Microfinance company Equitas Holdings has kicked off a potentially record breaking year for Indian equity issuance, raising at least Rs21.6 billion ($327 million) from the first initial public offering of the 2016/17 fiscal year.
The deal will rank as the country’s third largest IPO in the past three-and-a half-years behind Bharti Infratel’s $760 million deal from December 2012 and InterGlobe Aviation’s more recent $459 million flotation in October last year.
Amid a dearth of ECM activity so far this year, it also represents only the third Asian IPO outside of China and Japan to rake in more than $300 million.
However, India may yet prove to be one of the few bright spots of 2016, with bankers expecting HDFC Life Insurance and Larsen & Toubro Infotech to each raise about $300 million. Vodafone India may also bring the country’s largest ever IPO, although the company recently said the prospective $4 billion offering may not see the light of day before calendar year-end.
The majority of the rest of the deals in the pipeline are likely come from the secondary market as the Modi government continues to divest non-core assets to keep the nation's fiscal deficit in check.
For the 2017 financial year it has set a $5.4 billion divestment target, with potential block sales in Oil & Natural Gas Corp (ONGC), National Hydroelectric Power Corp and IDBI Bank.
Where Equitas is concerned, the IPO ended up being a domestic affair since the company had to reduce its foreign shareholding below 49% after gaining a small finance bank licence last year.
The IPO was, therefore, structured with a 33%/67% split between primary and secondary shares to give existing foreign shareholders an opportunity to exit. Sellers included Netherlands Development Finance Company, Sequoia Capital and Westbridge Capital.
According to the company’s red herring prospectus, foreign investors held a 92.64% stake pre-IPO, which will fall to 35% post listing.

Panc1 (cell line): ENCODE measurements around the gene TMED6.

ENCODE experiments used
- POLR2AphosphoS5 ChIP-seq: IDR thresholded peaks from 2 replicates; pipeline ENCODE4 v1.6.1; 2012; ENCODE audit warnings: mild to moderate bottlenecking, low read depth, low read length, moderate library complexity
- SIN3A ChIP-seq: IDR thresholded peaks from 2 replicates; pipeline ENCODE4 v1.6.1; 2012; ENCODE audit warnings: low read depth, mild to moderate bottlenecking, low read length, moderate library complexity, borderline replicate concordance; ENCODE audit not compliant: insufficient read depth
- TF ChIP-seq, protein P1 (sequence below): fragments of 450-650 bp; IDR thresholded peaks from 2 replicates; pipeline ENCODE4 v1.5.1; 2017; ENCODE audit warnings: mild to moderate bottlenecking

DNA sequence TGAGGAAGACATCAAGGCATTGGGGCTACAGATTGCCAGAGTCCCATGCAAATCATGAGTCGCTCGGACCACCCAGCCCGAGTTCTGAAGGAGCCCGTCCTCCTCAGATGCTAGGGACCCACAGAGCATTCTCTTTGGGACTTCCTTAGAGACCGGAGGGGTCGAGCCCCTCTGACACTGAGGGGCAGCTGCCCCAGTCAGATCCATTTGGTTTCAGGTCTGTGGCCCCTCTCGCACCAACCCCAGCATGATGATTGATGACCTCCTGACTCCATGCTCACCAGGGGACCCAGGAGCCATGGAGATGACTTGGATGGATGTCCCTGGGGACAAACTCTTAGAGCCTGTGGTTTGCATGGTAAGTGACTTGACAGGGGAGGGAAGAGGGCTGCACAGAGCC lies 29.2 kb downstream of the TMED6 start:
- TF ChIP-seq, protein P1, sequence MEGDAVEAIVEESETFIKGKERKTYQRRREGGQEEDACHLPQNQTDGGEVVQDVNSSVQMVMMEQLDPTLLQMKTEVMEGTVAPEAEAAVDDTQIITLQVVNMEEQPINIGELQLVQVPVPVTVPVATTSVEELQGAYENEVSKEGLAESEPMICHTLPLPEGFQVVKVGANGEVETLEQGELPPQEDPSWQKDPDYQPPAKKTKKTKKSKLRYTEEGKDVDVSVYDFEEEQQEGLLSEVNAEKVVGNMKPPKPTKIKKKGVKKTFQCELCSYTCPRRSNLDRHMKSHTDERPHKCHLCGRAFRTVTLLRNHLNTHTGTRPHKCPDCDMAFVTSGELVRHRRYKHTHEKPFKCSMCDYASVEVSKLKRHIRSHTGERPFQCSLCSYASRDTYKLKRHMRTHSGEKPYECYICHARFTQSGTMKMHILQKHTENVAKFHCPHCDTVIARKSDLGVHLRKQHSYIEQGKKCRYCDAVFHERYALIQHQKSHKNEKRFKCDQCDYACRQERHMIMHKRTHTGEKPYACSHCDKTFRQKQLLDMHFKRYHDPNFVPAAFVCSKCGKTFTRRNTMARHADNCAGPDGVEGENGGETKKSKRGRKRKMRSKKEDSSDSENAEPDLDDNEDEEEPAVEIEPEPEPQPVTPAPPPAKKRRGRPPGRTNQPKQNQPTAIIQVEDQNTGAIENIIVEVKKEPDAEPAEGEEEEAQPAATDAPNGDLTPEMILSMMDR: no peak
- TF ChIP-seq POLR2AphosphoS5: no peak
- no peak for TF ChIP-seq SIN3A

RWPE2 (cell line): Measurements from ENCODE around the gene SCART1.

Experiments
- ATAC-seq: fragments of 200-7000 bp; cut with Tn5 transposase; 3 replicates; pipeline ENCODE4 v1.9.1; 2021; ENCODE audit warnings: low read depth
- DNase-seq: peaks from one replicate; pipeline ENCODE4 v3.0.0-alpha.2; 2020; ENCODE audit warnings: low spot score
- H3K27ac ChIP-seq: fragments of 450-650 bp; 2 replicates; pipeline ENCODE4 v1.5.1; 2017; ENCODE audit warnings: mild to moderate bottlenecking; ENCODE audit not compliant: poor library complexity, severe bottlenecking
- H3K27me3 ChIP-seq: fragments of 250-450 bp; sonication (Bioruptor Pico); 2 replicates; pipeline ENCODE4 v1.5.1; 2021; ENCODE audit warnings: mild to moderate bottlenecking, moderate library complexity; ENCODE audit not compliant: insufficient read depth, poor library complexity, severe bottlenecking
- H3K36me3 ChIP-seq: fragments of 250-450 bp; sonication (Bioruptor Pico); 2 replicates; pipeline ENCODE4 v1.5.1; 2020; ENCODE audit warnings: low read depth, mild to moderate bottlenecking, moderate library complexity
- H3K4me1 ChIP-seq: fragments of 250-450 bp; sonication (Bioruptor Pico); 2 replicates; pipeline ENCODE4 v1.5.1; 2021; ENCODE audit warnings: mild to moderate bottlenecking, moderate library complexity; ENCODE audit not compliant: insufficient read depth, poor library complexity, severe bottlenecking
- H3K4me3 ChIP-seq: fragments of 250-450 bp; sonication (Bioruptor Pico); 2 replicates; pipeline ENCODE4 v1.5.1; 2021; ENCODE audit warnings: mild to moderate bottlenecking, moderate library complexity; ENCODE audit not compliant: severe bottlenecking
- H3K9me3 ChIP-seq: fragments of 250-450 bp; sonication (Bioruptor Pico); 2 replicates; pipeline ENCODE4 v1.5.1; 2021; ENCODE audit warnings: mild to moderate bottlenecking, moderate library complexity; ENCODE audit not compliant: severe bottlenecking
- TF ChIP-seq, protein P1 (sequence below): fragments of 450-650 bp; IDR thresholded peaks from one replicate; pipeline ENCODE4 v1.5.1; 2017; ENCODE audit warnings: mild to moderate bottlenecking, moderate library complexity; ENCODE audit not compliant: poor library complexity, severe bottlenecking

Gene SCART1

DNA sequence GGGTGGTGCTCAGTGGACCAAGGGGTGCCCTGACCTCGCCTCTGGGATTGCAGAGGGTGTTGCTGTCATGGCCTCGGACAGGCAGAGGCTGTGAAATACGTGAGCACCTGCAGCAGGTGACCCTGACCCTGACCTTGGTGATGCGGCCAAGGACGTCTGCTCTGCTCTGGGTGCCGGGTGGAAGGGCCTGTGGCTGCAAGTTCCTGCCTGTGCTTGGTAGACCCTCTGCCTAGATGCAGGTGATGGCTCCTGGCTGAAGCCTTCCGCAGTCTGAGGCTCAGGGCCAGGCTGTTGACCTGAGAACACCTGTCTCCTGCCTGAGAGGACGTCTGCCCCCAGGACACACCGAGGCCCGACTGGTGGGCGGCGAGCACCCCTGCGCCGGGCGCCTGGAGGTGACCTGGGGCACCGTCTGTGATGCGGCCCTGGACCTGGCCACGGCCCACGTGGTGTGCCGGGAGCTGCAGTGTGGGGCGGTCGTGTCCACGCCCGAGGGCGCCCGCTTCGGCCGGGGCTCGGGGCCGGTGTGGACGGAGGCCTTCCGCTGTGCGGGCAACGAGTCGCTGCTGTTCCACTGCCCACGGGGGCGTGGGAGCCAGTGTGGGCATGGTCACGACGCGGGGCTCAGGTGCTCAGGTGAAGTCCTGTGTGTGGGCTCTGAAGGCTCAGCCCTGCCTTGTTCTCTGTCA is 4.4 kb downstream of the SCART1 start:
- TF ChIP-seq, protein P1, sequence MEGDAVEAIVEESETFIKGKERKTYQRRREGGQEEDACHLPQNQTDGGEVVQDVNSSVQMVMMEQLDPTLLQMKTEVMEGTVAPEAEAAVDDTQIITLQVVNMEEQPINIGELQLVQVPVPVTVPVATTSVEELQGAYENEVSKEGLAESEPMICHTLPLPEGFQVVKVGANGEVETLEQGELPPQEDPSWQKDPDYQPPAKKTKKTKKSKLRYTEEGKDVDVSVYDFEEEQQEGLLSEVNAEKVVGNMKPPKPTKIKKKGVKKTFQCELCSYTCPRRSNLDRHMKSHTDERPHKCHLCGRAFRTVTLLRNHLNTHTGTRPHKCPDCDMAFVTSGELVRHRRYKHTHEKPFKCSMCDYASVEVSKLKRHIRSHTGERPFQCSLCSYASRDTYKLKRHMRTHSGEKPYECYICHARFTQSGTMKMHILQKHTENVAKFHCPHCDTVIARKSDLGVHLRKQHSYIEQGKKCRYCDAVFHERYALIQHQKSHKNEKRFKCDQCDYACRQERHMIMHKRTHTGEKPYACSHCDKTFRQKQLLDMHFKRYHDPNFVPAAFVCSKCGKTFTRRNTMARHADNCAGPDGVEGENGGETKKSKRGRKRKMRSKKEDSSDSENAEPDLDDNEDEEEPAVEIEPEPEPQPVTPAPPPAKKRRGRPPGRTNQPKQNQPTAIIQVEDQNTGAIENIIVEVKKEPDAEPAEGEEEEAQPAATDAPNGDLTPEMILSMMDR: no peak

When bookbuilding ended late Thursday, the 139 million shares offered to the public had achieved a 16.2 times oversubscription ratio according to National Stock Exchange of India data. The IPO also incorporated a further 59.5 million shares, which had been pre-sold to 16 anchor investors.
The shares were offered on a very narrow price range of Rs109 - Rs110 so there was little difference in terms of valuation. According to ICICI Securities projections, the bank has been valued at 1.82 to 1.83 times post-issue book value as of the end of last year, and 1.9 times for the year ending March 2017.
It said, “We believed pricing is reasonable given that it is lower than well run private sector banks and it also seems sufficient to capture the likely compression in ROA over the next couple of years due to required investment.”
Smaller lender, big ambitions
Chennai-headquartered Equitas is India’s fifth largest microfinance company by lending size. It provides financing to individuals and small- and medium-sized enterprises, as well as specialised lending such as vehicle and mortgage loans.
Historically, the company relied on bank lending and bond issuance as its main funding source. But this is likely to change after it became one of 10 financial institutions to receive in-principal approval to set up a small finance bank.
This should allow Equitas to take customer deposits and diversify its funding sources, potentially expanding the scope of its lending services.
On the filp side, the company will be subject to higher regulatory capital constraints. According to the Reserve Bank of India, small finance banks will be subject to a minimum capital adequacy ratio of 15% and a Tier I ratio of at least 7.5%.
In a pre deal research report, ICICI Securities said Equitas’s transformation woul entail other risks including higher operating expenses and liability management requirements.
But India Infoline was also positive on the firm established by ex DCB consumer banking head PN Vasudevan. It concluded that Equitas has, “exhibited high standards of corporate governance and transparency in conducting business.”
Given the IPO’s domestic focus, HSBC was only one foreign bank in the syndicate alongside Axis Capital, Edelweiss Financial and ICICI Securities.